Why the chips are down for Internet gambling
Three states jumped into online gaming last year with high hopes. But so far their take is very low. The inherent problems in this addictive form of gambling should give pause to other states and to Congress if they are tempted to follow suit.
Last year, three states became the first to launch Internet gambling – but only for people within each state in order to avoid breaking federal law. In New Jersey, by far the largest of the three, Gov. Chris Christie predicted $180 million in revenue by July 1.
But like a gambler who believes in the mirage of luck, he was sadly disappointed. Online gambling revenue turned out to be $10.7 million, far below the predicted $180 million.
At the same time, the number of problem gamblers seeking help from the state went up, a clue to how 24-hour access to online gambling in the privacy of one’s home can lead to trouble, especially for young people. And to add to New Jersey’s dashed dreams, a poll revealed a sharp rise in the disapproval of Internet gambling among residents – from 46 percent to 57 percent – in less than a year.
Internet gambling is off to a slow start in the three states – New Jersey, Delaware, Nevada – and rightly so. The inherent problems of protecting problem gamblers and other necessary regulations give it a troublesome future. In Europe, too, which has nearly half of the world market, online poker traffic is down while concern about the industry’s effect is rising.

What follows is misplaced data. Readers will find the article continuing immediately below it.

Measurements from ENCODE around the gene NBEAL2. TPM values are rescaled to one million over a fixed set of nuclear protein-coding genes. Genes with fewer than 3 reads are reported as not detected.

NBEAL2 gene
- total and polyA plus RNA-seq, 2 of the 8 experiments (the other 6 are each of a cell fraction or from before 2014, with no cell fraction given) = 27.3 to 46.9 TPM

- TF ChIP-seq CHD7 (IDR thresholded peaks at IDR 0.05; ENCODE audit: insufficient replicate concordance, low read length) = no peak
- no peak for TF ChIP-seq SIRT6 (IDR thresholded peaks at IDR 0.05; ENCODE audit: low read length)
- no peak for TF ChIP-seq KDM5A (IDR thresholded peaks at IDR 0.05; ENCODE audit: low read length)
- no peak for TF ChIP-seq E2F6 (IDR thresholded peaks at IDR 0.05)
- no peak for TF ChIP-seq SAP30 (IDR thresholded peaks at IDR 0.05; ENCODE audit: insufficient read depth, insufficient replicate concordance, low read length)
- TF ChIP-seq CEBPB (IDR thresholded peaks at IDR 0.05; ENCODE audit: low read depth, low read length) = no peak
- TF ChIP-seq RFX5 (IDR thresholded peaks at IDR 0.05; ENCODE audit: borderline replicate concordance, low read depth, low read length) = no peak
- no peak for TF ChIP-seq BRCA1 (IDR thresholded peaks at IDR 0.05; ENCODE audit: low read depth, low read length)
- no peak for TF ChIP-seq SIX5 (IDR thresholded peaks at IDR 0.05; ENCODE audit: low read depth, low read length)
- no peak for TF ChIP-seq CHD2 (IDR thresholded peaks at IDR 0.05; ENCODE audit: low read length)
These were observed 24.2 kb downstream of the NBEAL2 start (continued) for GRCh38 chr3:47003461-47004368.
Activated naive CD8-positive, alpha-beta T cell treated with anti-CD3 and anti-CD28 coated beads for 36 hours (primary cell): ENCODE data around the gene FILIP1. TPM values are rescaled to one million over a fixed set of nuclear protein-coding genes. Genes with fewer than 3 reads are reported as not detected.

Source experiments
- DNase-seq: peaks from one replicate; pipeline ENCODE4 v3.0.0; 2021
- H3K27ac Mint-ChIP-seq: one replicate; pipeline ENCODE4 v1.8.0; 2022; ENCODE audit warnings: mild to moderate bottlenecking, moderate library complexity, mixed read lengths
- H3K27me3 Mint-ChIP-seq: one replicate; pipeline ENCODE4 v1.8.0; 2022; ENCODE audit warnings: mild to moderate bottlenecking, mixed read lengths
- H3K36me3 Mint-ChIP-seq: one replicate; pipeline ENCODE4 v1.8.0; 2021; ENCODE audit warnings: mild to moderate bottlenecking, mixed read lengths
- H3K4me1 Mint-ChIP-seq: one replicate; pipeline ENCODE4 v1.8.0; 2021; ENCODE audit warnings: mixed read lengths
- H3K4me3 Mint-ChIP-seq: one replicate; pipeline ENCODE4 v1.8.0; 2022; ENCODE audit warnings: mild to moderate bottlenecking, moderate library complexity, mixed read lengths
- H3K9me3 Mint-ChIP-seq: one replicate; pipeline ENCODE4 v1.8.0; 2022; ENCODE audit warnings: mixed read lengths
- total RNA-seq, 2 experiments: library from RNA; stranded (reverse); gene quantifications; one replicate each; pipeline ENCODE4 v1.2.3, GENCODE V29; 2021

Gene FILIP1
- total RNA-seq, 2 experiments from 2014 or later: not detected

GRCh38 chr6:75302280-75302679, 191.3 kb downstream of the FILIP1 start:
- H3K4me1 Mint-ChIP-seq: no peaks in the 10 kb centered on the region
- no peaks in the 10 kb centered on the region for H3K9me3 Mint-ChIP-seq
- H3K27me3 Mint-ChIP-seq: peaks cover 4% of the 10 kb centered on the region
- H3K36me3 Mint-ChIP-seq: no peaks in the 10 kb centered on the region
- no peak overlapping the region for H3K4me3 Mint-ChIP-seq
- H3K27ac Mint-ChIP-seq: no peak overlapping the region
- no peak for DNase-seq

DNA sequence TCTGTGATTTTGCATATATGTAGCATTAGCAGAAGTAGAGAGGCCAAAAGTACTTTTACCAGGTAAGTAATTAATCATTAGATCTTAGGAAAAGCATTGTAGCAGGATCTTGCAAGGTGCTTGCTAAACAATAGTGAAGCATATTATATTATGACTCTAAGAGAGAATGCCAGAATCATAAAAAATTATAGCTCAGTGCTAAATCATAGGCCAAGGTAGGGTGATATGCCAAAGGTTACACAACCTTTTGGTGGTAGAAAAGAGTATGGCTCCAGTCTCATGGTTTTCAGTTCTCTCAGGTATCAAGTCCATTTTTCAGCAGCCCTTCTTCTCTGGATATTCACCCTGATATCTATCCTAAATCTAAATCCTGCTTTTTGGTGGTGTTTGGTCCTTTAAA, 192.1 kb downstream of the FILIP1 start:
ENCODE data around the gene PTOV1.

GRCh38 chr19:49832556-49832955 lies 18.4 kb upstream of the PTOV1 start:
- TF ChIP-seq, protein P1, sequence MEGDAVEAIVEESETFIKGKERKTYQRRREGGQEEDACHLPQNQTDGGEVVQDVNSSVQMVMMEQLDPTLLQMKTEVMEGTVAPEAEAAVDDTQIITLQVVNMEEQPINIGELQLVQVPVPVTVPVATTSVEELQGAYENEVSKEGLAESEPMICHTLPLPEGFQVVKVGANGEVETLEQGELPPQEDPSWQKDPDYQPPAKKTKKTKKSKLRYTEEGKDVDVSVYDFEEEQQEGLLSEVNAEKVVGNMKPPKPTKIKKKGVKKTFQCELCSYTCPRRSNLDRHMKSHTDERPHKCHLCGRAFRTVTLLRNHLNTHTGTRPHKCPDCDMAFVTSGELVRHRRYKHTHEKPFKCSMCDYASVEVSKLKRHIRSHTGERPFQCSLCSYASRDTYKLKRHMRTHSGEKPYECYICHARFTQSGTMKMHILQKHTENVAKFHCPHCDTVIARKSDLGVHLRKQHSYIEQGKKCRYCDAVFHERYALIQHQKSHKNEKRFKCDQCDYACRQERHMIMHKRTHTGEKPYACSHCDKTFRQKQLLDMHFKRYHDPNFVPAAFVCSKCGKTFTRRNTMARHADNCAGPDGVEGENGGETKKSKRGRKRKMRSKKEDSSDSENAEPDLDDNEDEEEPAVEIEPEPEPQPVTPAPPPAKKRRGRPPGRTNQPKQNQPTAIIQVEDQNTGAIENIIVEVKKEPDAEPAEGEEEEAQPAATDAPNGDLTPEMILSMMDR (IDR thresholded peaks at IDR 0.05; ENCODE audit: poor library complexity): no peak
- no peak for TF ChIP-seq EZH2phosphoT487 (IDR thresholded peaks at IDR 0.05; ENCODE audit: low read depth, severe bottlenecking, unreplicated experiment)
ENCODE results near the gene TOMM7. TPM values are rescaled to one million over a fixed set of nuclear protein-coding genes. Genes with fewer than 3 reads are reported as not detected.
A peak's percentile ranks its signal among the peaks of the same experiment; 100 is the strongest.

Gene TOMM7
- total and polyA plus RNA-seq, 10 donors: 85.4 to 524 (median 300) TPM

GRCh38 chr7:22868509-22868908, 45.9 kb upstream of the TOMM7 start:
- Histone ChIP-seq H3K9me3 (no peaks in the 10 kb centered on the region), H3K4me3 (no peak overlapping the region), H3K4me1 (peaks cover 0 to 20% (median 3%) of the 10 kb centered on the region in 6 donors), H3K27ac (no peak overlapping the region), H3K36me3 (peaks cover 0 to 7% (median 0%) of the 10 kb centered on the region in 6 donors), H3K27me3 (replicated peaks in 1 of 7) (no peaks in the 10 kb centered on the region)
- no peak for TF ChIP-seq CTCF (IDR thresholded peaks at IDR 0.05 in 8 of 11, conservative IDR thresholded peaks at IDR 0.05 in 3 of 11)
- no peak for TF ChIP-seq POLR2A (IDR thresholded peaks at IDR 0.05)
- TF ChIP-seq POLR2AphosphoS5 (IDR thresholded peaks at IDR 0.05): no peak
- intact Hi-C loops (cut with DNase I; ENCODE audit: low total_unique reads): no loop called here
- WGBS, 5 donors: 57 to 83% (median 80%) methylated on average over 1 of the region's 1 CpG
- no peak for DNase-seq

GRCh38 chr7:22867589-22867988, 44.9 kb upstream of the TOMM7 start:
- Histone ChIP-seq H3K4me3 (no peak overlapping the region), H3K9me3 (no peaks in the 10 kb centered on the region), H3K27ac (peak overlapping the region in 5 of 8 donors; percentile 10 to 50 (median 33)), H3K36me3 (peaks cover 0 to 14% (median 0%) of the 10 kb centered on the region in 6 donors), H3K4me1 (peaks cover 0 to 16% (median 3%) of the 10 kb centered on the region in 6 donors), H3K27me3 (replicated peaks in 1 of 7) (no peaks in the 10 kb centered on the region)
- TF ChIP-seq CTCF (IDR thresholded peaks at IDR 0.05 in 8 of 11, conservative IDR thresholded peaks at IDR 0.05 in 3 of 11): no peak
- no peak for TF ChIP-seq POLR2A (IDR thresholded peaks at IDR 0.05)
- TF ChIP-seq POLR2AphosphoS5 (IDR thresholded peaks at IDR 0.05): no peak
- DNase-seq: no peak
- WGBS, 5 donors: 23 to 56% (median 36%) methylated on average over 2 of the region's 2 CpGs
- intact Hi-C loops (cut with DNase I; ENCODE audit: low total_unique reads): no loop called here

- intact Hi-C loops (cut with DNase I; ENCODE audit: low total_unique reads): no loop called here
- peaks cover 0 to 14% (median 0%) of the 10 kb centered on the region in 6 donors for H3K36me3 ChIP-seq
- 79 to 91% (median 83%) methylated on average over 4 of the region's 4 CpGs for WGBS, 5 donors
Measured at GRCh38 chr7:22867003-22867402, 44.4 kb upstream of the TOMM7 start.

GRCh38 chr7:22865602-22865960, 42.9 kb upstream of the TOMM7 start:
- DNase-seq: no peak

Last week, the European Union recommended to member states that gambling websites be required to check players’ ages and identities when they open accounts. The EU also wants the industry to tell players about the risks of gambling and enable them to set spending limits.
“We must better protect all citizens, and in particular our children, from the risks associated with gambling,” said an EU commissioner, Michel Barnier.
The online gambling industry in the United States is worried. It needs one big state to succeed in order to break open the market nationwide and also convince Congress to drop a federal law against Internet gambling across state lines. As hopes fade for New Jersey’s experiment, the industry is turning its sights on Pennsylvania as the next big state to jump on board.
About 4 to 8 percent of young adults are vulnerable to compulsive gambling, according to New Jersey officials. And a Canadian think tank, the Alberta Gambling Research Institute, estimates that problem gambling touches about 10 percent of families in North America.
As more elected leaders make big predictions about the revenue from Internet gambling, voters must not only puncture those rosy predictions but also tally up the social costs of expanding gambling to the Web. The winnings are often an illusion, but the costs from gambling addiction are real.